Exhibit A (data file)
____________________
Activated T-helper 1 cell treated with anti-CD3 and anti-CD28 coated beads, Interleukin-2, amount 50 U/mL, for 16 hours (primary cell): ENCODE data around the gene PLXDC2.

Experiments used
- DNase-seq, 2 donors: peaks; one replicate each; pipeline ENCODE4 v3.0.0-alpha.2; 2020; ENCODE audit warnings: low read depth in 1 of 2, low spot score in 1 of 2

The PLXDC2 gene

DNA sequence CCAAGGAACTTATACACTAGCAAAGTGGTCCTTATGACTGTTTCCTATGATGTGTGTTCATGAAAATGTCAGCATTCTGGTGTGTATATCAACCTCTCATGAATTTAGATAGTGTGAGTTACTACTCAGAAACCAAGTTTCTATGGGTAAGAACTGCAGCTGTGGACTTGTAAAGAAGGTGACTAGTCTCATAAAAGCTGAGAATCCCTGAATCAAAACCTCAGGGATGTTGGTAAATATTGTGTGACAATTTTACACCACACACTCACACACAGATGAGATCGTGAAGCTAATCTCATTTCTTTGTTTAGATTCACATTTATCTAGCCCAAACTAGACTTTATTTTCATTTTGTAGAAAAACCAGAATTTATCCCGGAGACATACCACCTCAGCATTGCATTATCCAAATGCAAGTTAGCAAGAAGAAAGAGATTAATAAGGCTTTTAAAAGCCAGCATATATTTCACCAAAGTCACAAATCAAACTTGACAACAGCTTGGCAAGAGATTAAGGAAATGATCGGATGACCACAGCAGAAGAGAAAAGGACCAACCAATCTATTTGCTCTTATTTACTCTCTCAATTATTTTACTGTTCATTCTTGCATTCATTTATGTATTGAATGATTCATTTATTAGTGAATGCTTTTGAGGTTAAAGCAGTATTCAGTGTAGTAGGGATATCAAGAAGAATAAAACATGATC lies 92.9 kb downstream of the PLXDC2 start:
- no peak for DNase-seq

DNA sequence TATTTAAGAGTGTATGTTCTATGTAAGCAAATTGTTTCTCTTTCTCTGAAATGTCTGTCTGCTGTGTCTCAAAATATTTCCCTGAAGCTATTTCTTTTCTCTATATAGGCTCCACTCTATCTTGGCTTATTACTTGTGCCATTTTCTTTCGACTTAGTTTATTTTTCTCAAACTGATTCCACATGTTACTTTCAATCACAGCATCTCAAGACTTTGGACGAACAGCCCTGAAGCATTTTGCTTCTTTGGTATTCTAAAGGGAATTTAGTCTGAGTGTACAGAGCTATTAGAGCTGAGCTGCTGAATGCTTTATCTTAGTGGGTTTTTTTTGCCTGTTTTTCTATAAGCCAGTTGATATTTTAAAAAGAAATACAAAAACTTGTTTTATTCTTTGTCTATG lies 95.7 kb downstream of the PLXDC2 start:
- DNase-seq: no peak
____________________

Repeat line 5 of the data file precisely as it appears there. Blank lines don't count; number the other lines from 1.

DNA sequence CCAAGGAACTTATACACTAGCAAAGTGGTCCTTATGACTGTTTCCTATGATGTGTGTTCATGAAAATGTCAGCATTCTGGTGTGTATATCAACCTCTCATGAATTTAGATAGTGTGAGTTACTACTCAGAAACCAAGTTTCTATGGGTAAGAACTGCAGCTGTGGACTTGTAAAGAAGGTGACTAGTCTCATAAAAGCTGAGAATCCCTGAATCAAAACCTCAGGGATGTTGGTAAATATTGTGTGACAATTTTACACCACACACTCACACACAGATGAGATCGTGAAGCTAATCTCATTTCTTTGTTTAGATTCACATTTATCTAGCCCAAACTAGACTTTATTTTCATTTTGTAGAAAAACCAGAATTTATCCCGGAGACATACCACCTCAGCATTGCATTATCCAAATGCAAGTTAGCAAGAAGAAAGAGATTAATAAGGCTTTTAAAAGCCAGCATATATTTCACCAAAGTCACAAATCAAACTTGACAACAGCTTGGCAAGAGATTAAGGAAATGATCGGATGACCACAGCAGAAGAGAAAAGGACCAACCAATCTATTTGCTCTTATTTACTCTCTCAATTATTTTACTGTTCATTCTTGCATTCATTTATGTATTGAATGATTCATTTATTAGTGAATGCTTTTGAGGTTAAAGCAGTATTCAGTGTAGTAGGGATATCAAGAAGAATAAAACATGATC lies 92.9 kb downstream of the PLXDC2 start: